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A Perfect Trifecta:Teaching the Trivium

Posted by Tina Sneed on Jul 30, 2019 7:00:00 AM

trĭvĭum , i, n. 

Literal definition: a place where three roads meet, a fork in the roads, cross-road

Idiomatic definition: a public square, the public street, highway.

Those steeped in the jargon of classical education can poll-parrot Dorothy Sayers’ profundities {found here} concerning the trivium with alacrity. A quick Google search will reveal copious articles that expound on her ideas. In an effort to avoid repetition, I would like to approach the trivium from a personal angle – anecdotally.

mom adult children in italyA few years ago while in Italy, two of my almost adult children awoke early in order to accompany their old, classical, schoolmarm of a mom on a wild-goose chase. They could have spent the day lounging by the Mediterranean sipping lemonade sourced from the local citrus trees along the Amalfi coast, but instead they chose to humor me. This day was just another installment in our journey of classical education. 

Classical education structures itself on the trivium – a place where three roads meet. What are those three roads? The grammar, logic, and rhetoric stages.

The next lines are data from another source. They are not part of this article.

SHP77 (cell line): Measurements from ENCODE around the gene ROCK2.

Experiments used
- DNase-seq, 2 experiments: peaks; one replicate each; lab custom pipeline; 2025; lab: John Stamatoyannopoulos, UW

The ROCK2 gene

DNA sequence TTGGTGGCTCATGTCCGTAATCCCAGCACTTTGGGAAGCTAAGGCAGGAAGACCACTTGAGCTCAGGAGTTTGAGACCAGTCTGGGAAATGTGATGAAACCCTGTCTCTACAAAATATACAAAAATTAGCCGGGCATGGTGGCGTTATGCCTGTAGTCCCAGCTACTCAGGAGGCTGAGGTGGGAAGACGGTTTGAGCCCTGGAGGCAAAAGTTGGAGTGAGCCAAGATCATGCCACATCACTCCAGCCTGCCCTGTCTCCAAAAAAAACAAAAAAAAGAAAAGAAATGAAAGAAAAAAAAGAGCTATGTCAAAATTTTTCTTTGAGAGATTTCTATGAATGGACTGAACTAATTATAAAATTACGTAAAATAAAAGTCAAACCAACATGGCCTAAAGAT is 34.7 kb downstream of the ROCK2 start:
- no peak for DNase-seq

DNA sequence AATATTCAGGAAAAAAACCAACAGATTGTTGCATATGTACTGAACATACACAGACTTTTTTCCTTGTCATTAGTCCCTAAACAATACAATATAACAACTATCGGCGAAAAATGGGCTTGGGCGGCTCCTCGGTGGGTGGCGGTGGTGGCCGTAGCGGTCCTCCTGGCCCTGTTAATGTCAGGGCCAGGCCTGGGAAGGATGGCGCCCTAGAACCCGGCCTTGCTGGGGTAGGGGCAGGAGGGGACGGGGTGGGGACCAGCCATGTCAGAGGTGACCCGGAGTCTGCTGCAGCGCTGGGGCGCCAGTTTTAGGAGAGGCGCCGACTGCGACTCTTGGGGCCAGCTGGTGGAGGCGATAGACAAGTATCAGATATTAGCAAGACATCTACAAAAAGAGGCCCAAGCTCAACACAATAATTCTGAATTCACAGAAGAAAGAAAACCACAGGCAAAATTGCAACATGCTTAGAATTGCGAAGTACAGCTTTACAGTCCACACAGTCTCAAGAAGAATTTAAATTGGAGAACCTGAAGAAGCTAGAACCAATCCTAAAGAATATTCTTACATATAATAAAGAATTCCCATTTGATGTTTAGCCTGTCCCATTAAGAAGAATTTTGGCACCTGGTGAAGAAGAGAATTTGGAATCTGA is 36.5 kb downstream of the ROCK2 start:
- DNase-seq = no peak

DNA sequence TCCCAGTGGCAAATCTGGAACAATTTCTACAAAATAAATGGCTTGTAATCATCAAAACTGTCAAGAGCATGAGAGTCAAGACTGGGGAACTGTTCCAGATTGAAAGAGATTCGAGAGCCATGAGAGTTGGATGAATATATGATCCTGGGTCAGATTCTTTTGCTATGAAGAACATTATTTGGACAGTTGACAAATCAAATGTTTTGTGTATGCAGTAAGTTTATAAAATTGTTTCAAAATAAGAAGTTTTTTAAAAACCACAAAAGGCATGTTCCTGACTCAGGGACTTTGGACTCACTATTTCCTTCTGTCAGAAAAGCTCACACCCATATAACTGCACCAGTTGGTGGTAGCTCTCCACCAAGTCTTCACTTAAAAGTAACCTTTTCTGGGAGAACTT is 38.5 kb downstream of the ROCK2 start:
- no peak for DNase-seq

trivium chart


This perfect trifecta of stages naturally aligns with the stages of child and adolescent development thereby creating an effective educational model.

So how did the trivium play out that day as we searched for the ruins at Paestum? Almost two decades prior as all children do, my little ones toddled into the grammar stage. They learned fundamental facts, rules, and general knowledge: colors, numbers, shapes, letters, directions, laws of nature, words, etc – in other words, the grammar of life. As the middle school years approached, my children ventured into abstract thinking. They wanted to reason and think for themselves. The study of logic was vital! And then they became high school/rhetoric school students where they tackled mastering their both their written and spoken communication skills. They were studying traditional subject matter: math, English, foreign language, science, history, etc.; but through the structure of the classical model.

trivium students in italy So did it work? I am happy to report that we found our way from Positano to Salerno to Paestum and back again via water taxi, bus, train, and a lot of walking. Yes, Samuel and Laura Elizabeth were well-equipped to read maps, bus charts, and train tables. Since these documents were in Italian, they conjured their knowledge of basic Latin vocabulary and gave translation their best shot. They used logic and sound reasoning to make quick decisions; and engaged their sense of adventure when it was obvious their methods of reasoning had failed. They communicated with an assortment of people who were speaking a myriad of languages in order to find how HOW TO MAKE THIS BUS STOP! They planned well, so that we were not left dehydrated and sunburned on a shade-less plain in Southern Italy. But most of all, they were amazed to witness first-hand the ruins they had studied many years prior.

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Topics: Education, Parenting, Classical Christian, Graduation, college